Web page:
When we strip away the economics and the influencers, the cameras and catwalks, and all the trappings that make fashion the industry as we know it — what are we left with? It’s fabric that, in essence, makes fashion the medium that it is. And fabric is precisely what London-based designer Chen Xuzhi is mastering.
Founded in 2014, Chen’s eponymous label Xu Zhi is praised for its innovative approach to material and garment construction, as well as its emphasis on craftsmanship. Put in layman’s terms, Chen’s work typically takes common materials — satin, denim, jacquard — and de- then re-constructs them into pleasing, complex, and often chaotic forms. (Chen is also something of a “fringe king,” as his most memorable pieces employ a distinctive braiding technique used in the fringe, tassels, and similar adornments.)
Chen often looks to the classics — traditional oil paintings, flapper fashion, and poets like Emily Dickinson, for instance — to inspire his work, but in such a way that the end results are nothing but contemporary. Xu Zhi’s latest collection for SS20 — perhaps the label’s sunniest and most carefree to date — pares down some of its exquisite detailing while retaining the romantic softness and streamlined sensibility that have made the label’s designs a catwalk mainstay.
Industry leaders have attributed the label’s shrewd attention to detail in part to a China-wide “regard for textiles” and heritage fabrics among the nation’s emerging fashion designers. Chen himself was born in Shaoxing, a city considered the heart of modern China’s textile industry. He echoes other Chinese designers of his generation in drawing heavily from his background, telling Metal Magazine: “The Chinese roots help me form the very understanding of what beauty is, which is through subtlety, delicate and sophisticated designs rather than an extravagance.”
Chen graduated with a BA in womenswear from Central Saint Martins, and opted to intern at then-emerging labels J.W. Anderson and Craig Green, experiences which he says shaped both his aesthetic and business acumen. After founding his own label, he quickly began raking in accolades, shortlisted for both LVMH and International Woolmark Prizes in 2016, and was added to the BoF 500 index a year later.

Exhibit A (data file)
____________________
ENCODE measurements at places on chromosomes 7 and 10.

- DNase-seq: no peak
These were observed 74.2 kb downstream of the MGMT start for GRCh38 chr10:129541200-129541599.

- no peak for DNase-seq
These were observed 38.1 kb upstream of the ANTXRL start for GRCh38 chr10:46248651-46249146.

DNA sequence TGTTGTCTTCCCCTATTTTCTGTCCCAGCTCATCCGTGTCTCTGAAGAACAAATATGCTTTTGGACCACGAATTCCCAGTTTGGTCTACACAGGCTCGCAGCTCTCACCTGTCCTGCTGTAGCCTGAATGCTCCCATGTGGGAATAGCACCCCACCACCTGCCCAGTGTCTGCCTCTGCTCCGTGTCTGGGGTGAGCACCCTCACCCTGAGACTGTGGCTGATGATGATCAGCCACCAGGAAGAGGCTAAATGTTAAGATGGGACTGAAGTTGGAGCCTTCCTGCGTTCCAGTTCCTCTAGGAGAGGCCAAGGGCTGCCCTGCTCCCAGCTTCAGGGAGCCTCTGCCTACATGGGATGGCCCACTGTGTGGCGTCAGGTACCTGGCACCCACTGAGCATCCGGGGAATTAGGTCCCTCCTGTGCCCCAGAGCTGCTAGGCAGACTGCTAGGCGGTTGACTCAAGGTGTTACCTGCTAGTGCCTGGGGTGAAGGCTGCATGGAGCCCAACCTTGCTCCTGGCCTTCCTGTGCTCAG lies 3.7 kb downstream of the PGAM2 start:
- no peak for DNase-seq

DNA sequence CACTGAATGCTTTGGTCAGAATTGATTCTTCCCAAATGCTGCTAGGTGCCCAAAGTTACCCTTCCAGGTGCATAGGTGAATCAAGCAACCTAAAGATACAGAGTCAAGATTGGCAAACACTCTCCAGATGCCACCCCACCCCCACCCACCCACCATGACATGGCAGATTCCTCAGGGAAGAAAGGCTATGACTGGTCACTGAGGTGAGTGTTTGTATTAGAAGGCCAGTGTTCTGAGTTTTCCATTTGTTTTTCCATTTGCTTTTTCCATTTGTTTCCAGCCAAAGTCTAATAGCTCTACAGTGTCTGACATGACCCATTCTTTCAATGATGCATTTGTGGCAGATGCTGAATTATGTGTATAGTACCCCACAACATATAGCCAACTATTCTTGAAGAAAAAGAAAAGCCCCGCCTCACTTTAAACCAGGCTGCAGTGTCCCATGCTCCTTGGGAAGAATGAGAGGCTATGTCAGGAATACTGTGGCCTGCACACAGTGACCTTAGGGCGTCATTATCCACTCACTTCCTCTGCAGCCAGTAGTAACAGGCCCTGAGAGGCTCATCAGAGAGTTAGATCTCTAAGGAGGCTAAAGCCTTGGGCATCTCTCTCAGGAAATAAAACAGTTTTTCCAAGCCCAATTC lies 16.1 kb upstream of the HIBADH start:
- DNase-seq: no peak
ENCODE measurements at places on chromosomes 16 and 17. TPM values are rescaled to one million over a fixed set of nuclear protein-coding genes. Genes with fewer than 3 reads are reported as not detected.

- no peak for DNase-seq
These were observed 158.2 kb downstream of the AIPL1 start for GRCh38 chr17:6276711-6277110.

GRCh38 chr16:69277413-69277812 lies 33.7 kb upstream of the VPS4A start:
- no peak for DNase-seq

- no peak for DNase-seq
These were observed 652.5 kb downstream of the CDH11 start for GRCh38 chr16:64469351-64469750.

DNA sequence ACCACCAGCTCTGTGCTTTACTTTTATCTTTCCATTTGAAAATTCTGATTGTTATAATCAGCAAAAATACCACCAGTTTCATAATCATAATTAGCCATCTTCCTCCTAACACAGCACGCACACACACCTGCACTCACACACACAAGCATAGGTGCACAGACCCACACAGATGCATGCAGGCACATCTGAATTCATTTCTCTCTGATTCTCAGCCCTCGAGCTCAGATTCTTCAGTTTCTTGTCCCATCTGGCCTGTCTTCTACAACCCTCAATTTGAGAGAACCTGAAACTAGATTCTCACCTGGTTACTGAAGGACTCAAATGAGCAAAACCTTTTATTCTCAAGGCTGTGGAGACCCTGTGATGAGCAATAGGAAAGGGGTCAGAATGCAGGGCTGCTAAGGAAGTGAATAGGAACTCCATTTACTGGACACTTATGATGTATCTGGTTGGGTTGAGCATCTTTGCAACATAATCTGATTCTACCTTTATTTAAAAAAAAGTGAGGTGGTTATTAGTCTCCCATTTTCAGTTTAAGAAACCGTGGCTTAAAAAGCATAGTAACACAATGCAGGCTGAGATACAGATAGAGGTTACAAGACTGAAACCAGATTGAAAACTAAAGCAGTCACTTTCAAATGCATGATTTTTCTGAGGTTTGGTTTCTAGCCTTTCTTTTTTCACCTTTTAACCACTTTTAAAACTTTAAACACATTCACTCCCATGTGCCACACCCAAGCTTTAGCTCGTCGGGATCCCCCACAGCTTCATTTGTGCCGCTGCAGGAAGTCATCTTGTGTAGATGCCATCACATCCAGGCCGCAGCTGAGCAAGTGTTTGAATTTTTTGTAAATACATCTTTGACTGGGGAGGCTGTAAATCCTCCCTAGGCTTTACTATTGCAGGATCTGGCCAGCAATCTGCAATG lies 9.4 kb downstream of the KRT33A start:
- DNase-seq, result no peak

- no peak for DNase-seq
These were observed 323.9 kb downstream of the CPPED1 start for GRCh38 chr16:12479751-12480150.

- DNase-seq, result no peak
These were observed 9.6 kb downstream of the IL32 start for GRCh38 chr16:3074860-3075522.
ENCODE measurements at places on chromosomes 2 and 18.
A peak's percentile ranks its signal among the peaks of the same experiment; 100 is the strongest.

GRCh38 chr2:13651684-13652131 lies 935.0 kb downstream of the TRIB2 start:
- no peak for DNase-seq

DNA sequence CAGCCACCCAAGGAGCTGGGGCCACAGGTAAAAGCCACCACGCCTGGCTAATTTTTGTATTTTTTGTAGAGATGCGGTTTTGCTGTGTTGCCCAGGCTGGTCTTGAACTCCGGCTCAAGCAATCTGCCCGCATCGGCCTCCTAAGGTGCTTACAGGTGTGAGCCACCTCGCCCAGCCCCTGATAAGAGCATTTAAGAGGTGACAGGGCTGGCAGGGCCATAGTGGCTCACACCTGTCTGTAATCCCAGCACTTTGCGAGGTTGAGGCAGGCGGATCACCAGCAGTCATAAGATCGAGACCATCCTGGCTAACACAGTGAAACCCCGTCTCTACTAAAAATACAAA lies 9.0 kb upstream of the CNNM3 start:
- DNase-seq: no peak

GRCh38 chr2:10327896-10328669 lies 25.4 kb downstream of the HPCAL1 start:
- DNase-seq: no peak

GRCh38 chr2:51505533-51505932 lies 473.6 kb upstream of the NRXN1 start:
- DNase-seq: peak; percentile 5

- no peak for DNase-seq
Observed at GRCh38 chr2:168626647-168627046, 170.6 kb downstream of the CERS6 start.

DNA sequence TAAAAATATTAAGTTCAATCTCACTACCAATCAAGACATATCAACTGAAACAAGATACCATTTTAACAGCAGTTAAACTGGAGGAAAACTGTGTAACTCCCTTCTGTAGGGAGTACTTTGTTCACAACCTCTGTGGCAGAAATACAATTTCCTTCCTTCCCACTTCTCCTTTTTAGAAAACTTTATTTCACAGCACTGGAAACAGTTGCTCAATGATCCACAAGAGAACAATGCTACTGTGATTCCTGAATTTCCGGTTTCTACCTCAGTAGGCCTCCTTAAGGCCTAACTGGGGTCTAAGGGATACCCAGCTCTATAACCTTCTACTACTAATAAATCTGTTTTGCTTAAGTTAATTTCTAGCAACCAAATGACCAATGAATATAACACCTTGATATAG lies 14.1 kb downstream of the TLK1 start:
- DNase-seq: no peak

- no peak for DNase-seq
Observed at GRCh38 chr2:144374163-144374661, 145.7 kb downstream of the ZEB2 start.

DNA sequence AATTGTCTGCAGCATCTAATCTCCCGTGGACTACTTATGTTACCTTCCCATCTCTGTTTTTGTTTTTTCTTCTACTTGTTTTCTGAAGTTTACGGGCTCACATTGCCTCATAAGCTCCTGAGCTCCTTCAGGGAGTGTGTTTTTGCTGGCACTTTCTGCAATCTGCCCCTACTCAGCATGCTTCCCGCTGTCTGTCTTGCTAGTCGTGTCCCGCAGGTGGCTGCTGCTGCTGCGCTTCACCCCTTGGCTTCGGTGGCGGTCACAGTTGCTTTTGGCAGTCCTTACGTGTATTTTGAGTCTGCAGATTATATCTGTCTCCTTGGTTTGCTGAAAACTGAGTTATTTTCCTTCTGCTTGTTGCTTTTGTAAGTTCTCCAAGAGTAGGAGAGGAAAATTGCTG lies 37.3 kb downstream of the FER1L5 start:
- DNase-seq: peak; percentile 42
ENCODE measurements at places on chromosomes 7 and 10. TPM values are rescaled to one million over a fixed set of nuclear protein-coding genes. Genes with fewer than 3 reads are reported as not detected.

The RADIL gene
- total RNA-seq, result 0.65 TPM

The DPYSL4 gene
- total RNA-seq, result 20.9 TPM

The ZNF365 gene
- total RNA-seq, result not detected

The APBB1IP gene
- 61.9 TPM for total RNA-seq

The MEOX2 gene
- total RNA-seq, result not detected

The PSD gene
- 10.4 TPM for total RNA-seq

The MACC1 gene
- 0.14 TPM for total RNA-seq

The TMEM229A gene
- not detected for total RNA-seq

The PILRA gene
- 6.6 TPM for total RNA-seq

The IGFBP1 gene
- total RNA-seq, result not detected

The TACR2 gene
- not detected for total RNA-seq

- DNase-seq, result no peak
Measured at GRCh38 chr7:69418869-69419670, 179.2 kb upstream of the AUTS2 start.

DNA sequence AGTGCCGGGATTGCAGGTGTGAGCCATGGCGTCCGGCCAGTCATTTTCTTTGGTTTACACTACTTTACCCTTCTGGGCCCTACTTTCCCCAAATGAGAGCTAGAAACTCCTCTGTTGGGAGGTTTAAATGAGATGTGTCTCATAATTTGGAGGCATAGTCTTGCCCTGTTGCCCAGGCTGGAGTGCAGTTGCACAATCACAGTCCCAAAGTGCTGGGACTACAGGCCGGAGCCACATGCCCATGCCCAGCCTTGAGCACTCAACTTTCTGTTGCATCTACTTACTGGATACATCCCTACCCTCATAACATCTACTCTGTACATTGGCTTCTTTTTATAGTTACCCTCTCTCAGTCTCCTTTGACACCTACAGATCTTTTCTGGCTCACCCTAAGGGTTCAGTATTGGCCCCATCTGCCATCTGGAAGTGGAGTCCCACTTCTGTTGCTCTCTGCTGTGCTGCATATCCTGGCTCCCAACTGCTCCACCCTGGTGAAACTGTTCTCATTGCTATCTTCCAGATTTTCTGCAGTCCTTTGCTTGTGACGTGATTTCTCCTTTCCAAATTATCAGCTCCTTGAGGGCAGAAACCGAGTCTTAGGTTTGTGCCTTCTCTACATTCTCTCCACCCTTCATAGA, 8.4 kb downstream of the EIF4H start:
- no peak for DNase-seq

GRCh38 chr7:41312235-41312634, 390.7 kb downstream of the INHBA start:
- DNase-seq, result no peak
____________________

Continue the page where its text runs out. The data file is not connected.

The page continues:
Though the label built its reputation on womenswear, Xu Zhi expanded into menswear this year, premiering a handful of designs at London Fashion Week AW19 alongside its womenswear collection.
Chen told Business of Fashion that these designs were made for “someone who is confident with their masculinity” and “isn’t afraid to be soft and romantic,” adding:“I, myself, am not that masculine in the traditional sense, but I’m comfortable with the softer side of me.”
Chen’s approach reflects the changing face of Chinese masculinity, which is broadening to accept more traditionally “effeminate” types of beauty. At the same time, some of Chen’s design contemporaries are using menswear to rethink what it means to be a “man” in contemporary society.
As global demand for “made in China” design grows, designers have migrated from domestic fashion showcases — like Shanghai Fashion Week — to the “big four” fashion weeks in Europe and the United States. Xu Zhi is an exception to the rule; though appearing at all four fashion weeks (most recently, at New York Fashion Week’s China Day) the luxury label also dutifully appears at Shanghai Fashion Week each year. That could be because though the label is firmly rooted in the U.K., Chen considers his main market to be China, which until recently, had a majority of the label’s stockists based there. Both Xu Zhi and the designer behind it are a testament to the staying power of China’s rising design class, which merges an international perspective with Chinese aesthetic concerns to create a new language for fashion that is entirely unique — and entirely theirs.